A second PK (Preacher’s Kid), Kristen Grauer, described how her life in parsonages across Michigan prepared her for life on the world stage. Speaking as the daughter of the Rev. Charles and Pat Grauer, and not as a foreign service officer of the U.S. Department of State, Grauer recalled happy times, “I made a bag of gumballs and gave to my friends and told them to ‘Chew this in remembrance of me.’” She remembered learning parliamentary procedure at Youth Assembly at Lake Louise, a skill that now serves her well. Grauer closed her remarks with, “Six reasons why being a PK in small-town Michigan gave me skills to succeed anywhere on earth.” She concluded, “You, the church, taught me this. Commit to a cCause bigger than yourself. Find your moral compass. Care for others. Challenge convention. In other words, ‘Let your little light shine.’”

During the June 2 Service of Recognition, Commissioning, and Ordination, Bishop Bard took listeners back on the yellow brick road of leadership. Encouraging those present, especially those being ordained, to be leaders with wisdom, courage and heart, Bard acknowledged, “The United Methodist Church is different just since the February General Conference. This 50-year iteration of the Christian Church in the Wesleyan tradition may be coming to an end, or at the very least is on the verge of significant change.” Then he added perspective, “It will not be the first time the broader Methodist movement has morphed into something new, but we are not sure just what this will look like or how we are going to get there. We have no yellow brick road and no good witch, Glenda.” 

For more detail and full transcripts of these messages read AC members learn lessons in leadership.

All five speakers at annua conference asserted that leadership faces outward as well as inward. An Ingathering at opening worship took in $41,180. Gifts were divided among three important Michigan ministries: $18,439 for Grace Children’s Hospital as designated by the Haiti Covenant Partners; $18,649 for the Bishop Judith Craig Children’s Village as designated by the Liberia Covenant Partners; and $4,091 for the Michigan Disaster Relief and Recovery Fund. A pre-conference  5K Event earned an additional $1,980 for the Disaster Fund.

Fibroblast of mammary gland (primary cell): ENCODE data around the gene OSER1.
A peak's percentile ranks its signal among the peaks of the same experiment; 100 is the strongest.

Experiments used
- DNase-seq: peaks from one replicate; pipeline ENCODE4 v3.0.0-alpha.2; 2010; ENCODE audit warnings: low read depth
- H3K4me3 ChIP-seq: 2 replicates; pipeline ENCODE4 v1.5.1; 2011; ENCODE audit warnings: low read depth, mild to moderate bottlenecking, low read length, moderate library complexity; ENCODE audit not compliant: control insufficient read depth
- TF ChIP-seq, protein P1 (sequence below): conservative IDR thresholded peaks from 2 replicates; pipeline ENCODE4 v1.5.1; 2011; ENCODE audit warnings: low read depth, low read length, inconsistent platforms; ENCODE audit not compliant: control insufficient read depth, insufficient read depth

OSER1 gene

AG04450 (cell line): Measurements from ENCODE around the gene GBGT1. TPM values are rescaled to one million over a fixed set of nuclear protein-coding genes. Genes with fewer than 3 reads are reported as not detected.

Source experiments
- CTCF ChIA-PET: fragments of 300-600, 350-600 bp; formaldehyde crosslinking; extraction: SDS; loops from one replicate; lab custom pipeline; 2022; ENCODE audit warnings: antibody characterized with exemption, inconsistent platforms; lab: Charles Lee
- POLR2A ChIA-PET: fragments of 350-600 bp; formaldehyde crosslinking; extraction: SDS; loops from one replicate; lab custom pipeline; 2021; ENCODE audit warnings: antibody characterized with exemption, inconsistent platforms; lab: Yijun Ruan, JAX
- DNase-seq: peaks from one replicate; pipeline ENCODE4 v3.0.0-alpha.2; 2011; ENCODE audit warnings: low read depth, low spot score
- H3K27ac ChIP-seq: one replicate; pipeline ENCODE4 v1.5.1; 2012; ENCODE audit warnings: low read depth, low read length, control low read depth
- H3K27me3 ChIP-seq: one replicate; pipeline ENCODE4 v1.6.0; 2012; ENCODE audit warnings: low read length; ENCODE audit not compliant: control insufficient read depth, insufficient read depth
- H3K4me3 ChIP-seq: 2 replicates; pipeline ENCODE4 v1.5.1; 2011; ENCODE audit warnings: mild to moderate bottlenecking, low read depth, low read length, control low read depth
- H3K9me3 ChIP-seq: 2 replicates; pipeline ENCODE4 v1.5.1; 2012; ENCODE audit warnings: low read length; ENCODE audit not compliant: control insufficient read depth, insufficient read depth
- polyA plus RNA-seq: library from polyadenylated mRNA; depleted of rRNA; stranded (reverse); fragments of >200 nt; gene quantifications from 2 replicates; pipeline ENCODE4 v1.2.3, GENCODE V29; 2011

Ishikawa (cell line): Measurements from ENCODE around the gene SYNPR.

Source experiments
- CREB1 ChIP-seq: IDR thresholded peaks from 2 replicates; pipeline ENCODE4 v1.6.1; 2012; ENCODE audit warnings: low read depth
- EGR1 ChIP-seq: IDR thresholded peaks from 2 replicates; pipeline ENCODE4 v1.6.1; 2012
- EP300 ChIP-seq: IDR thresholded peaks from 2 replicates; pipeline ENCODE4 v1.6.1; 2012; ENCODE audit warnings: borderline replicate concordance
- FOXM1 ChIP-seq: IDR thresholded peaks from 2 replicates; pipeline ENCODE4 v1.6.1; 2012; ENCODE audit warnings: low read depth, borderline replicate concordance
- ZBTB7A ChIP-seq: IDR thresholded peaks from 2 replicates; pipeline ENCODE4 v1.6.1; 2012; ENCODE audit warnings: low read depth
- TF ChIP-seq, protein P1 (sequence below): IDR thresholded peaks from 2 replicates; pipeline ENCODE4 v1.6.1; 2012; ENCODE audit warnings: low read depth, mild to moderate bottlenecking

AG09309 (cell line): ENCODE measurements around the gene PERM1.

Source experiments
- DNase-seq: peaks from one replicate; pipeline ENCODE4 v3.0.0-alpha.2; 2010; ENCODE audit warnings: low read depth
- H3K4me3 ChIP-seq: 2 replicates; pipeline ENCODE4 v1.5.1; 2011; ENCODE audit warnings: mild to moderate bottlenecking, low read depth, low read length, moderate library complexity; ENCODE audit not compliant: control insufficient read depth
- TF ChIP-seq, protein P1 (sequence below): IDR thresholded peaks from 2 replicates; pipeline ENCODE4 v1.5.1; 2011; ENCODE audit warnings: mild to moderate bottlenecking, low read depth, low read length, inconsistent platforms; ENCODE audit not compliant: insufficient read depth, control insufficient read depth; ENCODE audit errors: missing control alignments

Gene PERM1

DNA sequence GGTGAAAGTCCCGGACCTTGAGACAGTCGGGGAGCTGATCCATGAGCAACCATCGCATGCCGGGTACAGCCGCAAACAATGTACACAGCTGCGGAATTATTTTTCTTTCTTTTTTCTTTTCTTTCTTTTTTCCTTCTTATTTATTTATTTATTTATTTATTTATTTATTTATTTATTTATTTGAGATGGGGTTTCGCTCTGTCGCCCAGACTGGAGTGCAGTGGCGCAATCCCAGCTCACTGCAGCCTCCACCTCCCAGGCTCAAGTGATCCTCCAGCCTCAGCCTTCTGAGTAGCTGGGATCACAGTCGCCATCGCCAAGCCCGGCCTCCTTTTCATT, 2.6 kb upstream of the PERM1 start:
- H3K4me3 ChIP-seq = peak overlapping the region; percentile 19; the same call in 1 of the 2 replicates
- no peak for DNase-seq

A celebration of international relationship took place in the Service of Recognition, Commissioning, and Ordination. Bishop Samuel Quire, leader of The Liberia Conference, asked Bishop David Bard to ordain the Rev. Lucinda Eastman. It was a joyous moment.

George Howard, a representative of the United Methodist Board of Global Minsitries, was on hand June 1 to celebrate the 150th anniversary of Methodist mission. Howard shared a portion of the 2018 giving to The Advance. Once again, The Michigan Conference excelled in the areas of Disaster Response $564,704 and Missionary Support $273,320. The Rev. Paul Perez was on stage promoting EngageMI, a program that challenges Michigan Conference congregations to comprehensive missional learning, giving and action. A new EngageMI handbook was distributed.

The Ministerial Education Fund received $7,378 in gifts given during the Service of Recognition, Commissioning, and Ordination. The fund prepares men and women for effective ministry through scholarships, support for Course of Study, funding of seminaries and more.

Taking action

Legislative Committees did their work on Friday evening and did it efficiently. On Saturday morning, Diane Brown, who guides the Annual Conference in its legislative work, announced: “There has never been a Consent Calendar like this! Ten of our 11 resolutions are eligible for the Consent Calendar.” The “Consent Calendar” includes those items that receive overwhelming (90%) support in the Legislative Committee. The following were  passed on the Consent Calendar without discussion or vote in the plenary.

  • Support legislation lifting a ban on professional and trade licensing for parolees;
  • Increase handicap accessibility in churches and parsonages;
  • Develop a new Covenant of Ministry and Working Understanding between the Michigan and Liberia conference;
  • Support for Michigan Area United Methodist Camping with prayer, volunteer service, promotion, and financial gifts;